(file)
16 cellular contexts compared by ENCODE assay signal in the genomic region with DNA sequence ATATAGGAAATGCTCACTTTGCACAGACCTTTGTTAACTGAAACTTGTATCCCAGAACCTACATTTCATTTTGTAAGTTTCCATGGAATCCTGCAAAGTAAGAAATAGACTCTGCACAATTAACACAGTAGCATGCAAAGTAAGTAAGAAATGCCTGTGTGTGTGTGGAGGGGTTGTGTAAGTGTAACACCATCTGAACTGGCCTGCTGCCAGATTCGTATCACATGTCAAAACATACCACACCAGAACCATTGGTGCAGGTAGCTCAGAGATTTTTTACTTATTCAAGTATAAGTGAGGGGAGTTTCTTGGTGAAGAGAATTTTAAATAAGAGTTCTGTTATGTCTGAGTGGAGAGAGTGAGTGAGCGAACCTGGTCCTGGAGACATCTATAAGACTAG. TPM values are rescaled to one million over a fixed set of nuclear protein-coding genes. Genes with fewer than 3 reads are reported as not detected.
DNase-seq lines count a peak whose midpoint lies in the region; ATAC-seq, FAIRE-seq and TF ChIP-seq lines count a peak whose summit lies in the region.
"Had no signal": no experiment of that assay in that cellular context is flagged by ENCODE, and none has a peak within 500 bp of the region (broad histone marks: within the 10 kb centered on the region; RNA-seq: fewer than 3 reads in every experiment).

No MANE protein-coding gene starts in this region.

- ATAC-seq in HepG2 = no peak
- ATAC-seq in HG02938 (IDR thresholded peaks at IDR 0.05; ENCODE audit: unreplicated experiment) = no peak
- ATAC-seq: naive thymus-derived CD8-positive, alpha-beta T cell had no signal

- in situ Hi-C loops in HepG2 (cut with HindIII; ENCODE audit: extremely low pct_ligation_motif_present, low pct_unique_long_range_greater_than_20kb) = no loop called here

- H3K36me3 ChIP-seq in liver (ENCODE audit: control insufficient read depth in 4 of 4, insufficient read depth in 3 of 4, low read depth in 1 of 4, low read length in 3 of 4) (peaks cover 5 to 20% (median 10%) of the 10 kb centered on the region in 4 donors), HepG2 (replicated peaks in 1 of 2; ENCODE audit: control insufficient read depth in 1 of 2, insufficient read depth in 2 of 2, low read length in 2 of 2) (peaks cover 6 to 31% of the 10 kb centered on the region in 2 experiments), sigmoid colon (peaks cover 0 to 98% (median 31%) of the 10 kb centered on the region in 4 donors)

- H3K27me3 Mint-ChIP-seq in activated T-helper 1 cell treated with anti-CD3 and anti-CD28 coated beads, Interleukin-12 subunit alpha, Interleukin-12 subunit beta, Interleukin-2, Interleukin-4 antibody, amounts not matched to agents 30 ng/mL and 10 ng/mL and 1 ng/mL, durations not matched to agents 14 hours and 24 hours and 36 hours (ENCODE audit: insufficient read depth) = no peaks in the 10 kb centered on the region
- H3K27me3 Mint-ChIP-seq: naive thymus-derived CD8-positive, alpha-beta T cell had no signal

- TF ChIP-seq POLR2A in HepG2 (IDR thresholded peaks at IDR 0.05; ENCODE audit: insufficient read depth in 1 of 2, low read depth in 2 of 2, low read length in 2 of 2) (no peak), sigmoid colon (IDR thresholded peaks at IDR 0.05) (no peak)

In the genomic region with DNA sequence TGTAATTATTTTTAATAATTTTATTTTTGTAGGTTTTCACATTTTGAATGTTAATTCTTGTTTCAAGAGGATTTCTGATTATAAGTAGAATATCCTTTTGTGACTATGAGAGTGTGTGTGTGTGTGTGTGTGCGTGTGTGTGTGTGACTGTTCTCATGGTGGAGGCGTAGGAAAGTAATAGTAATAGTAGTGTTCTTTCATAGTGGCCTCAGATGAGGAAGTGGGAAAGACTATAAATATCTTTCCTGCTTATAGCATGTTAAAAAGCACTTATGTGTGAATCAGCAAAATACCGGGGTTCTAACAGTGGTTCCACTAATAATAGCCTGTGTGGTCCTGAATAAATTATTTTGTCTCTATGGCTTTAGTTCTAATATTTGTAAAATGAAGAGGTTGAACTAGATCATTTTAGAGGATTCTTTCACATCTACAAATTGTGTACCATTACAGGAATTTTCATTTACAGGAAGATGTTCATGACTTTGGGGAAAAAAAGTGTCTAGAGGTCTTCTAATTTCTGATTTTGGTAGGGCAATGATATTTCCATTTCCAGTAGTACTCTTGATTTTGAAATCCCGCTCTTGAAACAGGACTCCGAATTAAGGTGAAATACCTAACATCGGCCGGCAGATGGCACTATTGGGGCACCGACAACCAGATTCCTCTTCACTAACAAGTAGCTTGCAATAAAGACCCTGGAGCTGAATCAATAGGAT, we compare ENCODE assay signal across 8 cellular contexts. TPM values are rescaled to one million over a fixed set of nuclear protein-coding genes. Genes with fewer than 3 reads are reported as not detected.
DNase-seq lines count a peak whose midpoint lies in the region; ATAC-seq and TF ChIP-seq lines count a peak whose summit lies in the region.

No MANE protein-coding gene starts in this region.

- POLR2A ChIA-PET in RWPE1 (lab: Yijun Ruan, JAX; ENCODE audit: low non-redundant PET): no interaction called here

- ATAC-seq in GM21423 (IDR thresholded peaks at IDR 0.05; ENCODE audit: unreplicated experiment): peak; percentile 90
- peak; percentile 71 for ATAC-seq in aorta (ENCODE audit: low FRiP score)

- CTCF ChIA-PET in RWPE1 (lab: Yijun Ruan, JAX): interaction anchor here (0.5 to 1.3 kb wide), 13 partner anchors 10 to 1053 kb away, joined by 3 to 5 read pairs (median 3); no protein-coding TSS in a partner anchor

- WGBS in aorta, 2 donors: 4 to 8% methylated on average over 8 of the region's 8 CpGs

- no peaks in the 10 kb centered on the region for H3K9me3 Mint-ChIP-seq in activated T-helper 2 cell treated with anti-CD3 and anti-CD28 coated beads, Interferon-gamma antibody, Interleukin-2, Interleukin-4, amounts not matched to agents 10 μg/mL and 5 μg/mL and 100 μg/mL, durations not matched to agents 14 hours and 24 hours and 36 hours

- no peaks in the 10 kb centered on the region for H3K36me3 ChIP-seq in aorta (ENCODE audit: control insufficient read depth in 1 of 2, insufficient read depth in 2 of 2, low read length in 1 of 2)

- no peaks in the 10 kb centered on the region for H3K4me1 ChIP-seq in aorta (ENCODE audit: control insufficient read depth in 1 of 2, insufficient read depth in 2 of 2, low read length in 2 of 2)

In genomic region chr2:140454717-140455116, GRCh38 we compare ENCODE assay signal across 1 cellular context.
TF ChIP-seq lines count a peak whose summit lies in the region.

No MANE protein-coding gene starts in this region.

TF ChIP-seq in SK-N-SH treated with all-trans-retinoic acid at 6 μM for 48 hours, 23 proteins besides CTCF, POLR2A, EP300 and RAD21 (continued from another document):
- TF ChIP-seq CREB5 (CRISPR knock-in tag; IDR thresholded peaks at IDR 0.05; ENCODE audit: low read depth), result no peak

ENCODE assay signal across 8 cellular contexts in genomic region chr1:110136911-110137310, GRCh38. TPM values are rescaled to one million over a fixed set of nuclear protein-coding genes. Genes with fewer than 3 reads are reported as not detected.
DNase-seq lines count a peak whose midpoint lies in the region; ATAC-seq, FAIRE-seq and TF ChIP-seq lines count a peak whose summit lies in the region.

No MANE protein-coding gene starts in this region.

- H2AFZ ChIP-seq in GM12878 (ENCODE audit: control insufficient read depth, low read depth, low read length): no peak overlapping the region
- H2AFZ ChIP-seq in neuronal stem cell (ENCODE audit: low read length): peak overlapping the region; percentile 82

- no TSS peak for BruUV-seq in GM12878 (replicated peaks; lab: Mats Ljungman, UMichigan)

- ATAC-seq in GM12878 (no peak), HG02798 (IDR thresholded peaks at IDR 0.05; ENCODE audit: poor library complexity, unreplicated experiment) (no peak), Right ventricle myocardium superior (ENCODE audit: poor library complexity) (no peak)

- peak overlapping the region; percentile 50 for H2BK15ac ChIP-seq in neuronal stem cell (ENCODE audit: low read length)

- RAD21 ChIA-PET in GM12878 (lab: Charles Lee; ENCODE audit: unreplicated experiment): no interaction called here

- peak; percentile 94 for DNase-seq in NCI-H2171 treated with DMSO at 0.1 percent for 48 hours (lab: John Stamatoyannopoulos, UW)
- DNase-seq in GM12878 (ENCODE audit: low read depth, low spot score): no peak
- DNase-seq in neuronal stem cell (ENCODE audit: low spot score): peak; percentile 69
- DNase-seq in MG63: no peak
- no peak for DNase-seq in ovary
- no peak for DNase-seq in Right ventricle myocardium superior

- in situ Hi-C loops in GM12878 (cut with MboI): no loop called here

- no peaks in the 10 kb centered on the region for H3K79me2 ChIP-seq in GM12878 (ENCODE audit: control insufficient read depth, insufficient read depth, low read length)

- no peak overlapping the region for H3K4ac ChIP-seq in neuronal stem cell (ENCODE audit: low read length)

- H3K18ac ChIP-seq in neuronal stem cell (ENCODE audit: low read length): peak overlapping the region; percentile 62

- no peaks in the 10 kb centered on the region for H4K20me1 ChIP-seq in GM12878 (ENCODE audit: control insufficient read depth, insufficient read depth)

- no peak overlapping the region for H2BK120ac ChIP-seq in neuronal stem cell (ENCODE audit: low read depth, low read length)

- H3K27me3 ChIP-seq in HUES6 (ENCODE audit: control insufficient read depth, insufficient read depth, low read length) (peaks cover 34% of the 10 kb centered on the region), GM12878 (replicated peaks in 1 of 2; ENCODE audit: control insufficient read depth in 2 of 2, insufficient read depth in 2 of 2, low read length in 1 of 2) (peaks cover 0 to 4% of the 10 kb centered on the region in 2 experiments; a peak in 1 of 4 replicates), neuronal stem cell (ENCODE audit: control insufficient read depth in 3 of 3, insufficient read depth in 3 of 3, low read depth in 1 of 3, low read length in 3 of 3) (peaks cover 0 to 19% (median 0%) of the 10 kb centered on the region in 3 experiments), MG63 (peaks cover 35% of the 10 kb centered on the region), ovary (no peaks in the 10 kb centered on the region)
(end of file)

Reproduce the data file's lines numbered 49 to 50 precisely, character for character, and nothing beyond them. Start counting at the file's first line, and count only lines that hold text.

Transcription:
- no peak overlapping the region for H2BK120ac ChIP-seq in neuronal stem cell (ENCODE audit: low read depth, low read length)

- H3K27me3 ChIP-seq in HUES6 (ENCODE audit: control insufficient read depth, insufficient read depth, low read length) (peaks cover 34% of the 10 kb centered on the region), GM12878 (replicated peaks in 1 of 2; ENCODE audit: control insufficient read depth in 2 of 2, insufficient read depth in 2 of 2, low read length in 1 of 2) (peaks cover 0 to 4% of the 10 kb centered on the region in 2 experiments; a peak in 1 of 4 replicates), neuronal stem cell (ENCODE audit: control insufficient read depth in 3 of 3, insufficient read depth in 3 of 3, low read depth in 1 of 3, low read length in 3 of 3) (peaks cover 0 to 19% (median 0%) of the 10 kb centered on the region in 3 experiments), MG63 (peaks cover 35% of the 10 kb centered on the region), ovary (no peaks in the 10 kb centered on the region)